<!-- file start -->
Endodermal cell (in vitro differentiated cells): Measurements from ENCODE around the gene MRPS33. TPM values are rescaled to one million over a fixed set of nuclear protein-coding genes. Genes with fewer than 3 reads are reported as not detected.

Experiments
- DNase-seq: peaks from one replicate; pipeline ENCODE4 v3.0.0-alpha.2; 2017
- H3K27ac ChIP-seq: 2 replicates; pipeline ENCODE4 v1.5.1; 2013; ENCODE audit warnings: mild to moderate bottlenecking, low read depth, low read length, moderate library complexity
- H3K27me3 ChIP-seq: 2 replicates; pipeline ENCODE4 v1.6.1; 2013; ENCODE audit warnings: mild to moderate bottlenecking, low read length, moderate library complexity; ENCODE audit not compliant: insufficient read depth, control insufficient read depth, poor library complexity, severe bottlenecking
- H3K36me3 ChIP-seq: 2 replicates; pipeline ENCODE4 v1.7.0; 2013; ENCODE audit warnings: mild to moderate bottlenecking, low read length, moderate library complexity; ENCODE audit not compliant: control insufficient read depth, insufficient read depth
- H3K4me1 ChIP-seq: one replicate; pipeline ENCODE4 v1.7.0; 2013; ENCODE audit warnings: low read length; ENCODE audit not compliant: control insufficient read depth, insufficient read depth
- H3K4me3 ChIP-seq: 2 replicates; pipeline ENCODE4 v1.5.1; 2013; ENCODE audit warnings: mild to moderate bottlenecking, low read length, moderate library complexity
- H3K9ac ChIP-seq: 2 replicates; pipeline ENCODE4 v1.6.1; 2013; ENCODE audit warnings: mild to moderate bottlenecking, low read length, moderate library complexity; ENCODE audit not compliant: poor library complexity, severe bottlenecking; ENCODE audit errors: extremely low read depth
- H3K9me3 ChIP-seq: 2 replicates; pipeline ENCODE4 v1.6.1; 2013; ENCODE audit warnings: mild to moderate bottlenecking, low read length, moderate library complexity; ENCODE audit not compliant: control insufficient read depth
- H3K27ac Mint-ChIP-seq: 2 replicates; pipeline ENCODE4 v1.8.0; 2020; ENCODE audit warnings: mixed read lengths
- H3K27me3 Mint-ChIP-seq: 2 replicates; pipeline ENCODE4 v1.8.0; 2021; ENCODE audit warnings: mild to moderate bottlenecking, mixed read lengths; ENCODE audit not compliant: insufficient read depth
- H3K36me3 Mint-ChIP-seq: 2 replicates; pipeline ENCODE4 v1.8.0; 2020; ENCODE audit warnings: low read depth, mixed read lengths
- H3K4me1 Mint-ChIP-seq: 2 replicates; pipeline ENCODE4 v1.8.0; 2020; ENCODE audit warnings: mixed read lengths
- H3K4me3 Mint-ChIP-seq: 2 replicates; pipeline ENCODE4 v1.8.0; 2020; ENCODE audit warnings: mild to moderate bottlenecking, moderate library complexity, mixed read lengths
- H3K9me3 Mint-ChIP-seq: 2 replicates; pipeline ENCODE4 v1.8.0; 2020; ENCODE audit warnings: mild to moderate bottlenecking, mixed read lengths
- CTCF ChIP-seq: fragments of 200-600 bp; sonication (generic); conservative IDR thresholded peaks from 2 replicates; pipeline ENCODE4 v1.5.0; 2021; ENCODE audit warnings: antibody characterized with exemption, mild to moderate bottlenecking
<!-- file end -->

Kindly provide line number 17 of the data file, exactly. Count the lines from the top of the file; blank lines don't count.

- CTCF ChIP-seq: fragments of 200-600 bp; sonication (generic); conservative IDR thresholded peaks from 2 replicates; pipeline ENCODE4 v1.5.0; 2021; ENCODE audit warnings: antibody characterized with exemption, mild to moderate bottlenecking